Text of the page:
This topic came up here sometime back and I believe the answer was that it is legal to cycle on the roadway even when it is open to cars. Unlike interstates where there are provisions against self-propelled vehicles, there is no such law against bikes on this parkway, or on the GW and Clara Barton Parkways, for that matter.

It was in the context of the Mt Vernon trail that bikes on NPS parkways came up, and the poor state of the bike trail. There are riders that can move fast enough not to be a slow-moving target on this stretch of road. Given what I see while driving GWP and CBP north of the city, I'll pass on using it as a bike lane, and cede it to others.

by Jack Love on Mar 26, 2012 12:49 pm • linkreport

David: in the oped you state:

"Unlike every other city in the nation, the District must contend with the fact that a federal agency controls most of its neighborhood parks, right down to some of the smallest triangles"

While that is one way to look at it, you could also say that unlike every other city (and state) in the nation, the District does not have to pay to maintain many of its neighborhood parks and this is one of the major financial benefits (along with not having to operate a prison system) of DC not being a state. I bet that the Mayor of Detroit would love to have to "contend" with the federal government operating Belle Isle right about now.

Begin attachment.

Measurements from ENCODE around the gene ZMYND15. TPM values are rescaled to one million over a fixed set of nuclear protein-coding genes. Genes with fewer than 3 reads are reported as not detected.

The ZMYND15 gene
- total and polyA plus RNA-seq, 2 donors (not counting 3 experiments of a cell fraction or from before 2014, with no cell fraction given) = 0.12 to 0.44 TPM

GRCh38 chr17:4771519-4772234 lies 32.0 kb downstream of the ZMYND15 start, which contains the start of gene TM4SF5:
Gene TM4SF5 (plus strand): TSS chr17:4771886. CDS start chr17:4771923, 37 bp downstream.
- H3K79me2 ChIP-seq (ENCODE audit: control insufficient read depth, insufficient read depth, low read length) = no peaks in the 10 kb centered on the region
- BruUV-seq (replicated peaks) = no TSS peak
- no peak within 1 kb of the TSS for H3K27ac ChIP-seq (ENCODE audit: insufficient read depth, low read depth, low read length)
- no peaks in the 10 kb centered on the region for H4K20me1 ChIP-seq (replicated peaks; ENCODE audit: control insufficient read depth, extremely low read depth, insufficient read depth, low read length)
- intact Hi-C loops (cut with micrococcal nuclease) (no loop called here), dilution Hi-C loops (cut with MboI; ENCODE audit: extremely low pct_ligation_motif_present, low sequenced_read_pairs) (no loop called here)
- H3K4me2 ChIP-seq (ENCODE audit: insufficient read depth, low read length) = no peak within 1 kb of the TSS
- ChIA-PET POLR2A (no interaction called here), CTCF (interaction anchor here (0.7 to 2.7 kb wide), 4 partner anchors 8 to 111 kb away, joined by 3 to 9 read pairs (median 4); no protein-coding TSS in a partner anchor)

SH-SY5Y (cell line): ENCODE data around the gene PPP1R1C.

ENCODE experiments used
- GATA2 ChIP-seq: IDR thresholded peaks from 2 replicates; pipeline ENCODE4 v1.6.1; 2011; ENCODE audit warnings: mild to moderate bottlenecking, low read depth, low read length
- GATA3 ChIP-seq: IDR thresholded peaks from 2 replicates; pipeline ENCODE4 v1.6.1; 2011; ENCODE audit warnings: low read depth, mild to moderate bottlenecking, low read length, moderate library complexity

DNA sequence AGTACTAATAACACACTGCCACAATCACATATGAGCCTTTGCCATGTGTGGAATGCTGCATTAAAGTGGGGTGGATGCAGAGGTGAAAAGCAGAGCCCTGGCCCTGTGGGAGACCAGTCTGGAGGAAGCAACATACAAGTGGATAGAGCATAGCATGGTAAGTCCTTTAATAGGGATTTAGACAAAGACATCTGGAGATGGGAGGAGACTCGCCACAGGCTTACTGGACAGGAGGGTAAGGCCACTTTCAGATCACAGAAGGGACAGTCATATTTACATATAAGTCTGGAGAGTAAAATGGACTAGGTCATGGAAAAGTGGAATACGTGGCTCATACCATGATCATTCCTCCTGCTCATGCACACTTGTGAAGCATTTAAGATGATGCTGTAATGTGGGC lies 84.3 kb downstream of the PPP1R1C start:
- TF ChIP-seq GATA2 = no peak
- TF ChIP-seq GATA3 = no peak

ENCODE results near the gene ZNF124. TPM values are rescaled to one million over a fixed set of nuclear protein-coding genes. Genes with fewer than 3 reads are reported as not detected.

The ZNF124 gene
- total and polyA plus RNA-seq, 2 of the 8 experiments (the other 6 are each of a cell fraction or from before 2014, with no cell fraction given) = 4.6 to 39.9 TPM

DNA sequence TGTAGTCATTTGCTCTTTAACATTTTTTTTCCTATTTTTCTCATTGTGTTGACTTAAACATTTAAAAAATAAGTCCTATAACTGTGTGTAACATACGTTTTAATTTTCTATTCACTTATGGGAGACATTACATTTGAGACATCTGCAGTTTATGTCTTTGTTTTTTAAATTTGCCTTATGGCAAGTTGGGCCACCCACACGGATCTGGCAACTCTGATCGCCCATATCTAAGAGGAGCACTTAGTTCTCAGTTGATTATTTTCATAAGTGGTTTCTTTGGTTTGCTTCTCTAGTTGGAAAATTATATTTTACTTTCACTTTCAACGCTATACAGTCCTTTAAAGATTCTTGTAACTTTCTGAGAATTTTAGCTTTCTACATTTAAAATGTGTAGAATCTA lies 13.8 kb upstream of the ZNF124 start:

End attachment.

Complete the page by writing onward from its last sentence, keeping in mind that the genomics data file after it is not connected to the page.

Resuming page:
It goes beyond the small parks as well. The three largest parks in the city, Rock Creek, the Mall, and Anacostia, basically don't cost the city government a cent to operate. That is not the case in nearly any other major city. New York pays for Central Park as an example, not the federal government.

by dcdriver on Mar 26, 2012 1:03 pm • linkreport

@ dcrdriver: New York pays for Central Park as an example, not the federal government.

New York City gets to tax its citizens and workers, DC does not. NY(C) and the surrounding states do not have the reciprocity that exempts VA and MD residents from paying DC income tax. Also, the largest employer in DC has chosen to not tax itself.

You're making an old argument, that still has no value.

by Jasper on Mar 27, 2012 9:07 am • linkreport